Philippine bananas Bopha floods

While the funding announced for the Philippine banana industry’s Typhoon Bopha recovery efforts over previous weeks is no doubt welcome, the money being made available is unlikely to scratch the amount needed to rebuild the sector.

“The initial government financial support will definitely not get the industry back on track. In fact, it will not even have any impact at all,” Pilipino Banana Growers and Exporters Association head Stephen Antig told Asiafruit.

“The industry needs several billion pesos to be able to complete the rehabilitation costs and I am not sure if the government can deliver that kind of money right now.”

December estimates put the cost of rebuilding the industry at around P8bn (US$196m), and overall damage to the banana sector from Typhoon Bopha is currently being estimated at P22.23bn (US$544m).

While the Philippine government has made some funding available for growers, the largest amount put on the table so far has been the P2.1bn (US$51.3m) loan package announced by the Land Bank of the Philippines over the weekend in cooperation with Sumifru and other affected growers.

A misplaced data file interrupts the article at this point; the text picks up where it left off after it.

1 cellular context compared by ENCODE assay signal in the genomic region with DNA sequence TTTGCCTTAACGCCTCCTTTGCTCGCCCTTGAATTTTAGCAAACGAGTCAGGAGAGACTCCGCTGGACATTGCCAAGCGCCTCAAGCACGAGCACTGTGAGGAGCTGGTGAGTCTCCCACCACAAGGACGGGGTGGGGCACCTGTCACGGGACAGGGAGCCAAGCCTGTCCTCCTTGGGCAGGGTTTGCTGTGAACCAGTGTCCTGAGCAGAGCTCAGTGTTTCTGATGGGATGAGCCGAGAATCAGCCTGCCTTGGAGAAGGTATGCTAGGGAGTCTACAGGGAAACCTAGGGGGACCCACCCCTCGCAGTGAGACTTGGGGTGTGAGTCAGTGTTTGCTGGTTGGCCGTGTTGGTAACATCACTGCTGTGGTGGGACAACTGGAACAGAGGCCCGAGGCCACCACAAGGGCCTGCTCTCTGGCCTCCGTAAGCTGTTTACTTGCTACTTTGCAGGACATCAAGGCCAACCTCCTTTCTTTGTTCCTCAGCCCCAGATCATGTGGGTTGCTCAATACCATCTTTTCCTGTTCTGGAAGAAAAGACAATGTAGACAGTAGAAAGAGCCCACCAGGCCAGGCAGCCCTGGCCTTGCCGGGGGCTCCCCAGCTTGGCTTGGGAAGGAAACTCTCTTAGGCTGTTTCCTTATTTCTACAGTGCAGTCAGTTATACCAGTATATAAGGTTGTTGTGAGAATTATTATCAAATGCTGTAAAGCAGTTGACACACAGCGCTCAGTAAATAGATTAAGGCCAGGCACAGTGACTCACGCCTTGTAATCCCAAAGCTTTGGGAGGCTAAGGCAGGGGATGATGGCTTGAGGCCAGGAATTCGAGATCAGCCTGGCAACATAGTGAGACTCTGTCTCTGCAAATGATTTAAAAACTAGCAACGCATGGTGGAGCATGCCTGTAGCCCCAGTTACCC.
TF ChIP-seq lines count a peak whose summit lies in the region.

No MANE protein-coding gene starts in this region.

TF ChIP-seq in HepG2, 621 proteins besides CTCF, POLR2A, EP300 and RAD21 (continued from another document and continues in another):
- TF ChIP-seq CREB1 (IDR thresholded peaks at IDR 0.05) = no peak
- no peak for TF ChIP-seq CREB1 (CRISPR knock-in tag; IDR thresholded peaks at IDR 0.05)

Unless the terms of the loans are lenient, however, Antig said many growers might not be able to take advantage of them.

“Unless the interest rate is going to be low compared to the ordinary commercial loans, then chances are only a few will avail `themselves` of this,” he said. “Moreover, quite a number of the industry members are already heavily indebted.”

Shortages beginning

Shortages from the Typhoon damage are just now beginning to flow through the supply chain and be felt by exporters.

The industry will focus remaining supplies on key markets like Japan, South Korea and New Zealand, but supplies available for those markets may still be down 10-15 per cent.

“Whatever excess `is left` after that will probably go to China and the Middle East and the other markets,” said Antig.

Further challenges ahead

It will take roughly nine months to rebuild production volume – the length of time it takes replanted palms to produce fruit – and Antig predicts a total recovery of production will take until the third quarter of 2013 or the first quarter of 2014.

There is, however, the risk of a glut as large areas of replanted banana palms all come back into production at once. It’s a pattern seen elsewhere in banana industries devastated by weather, such as in Australia following Cyclone Yasi in early 2010.

“The risk of a glut is something very real,” agrees Antig. “It will probably happen if the replanted plantations come into bearing and the China and Iran markets remain abnormal.”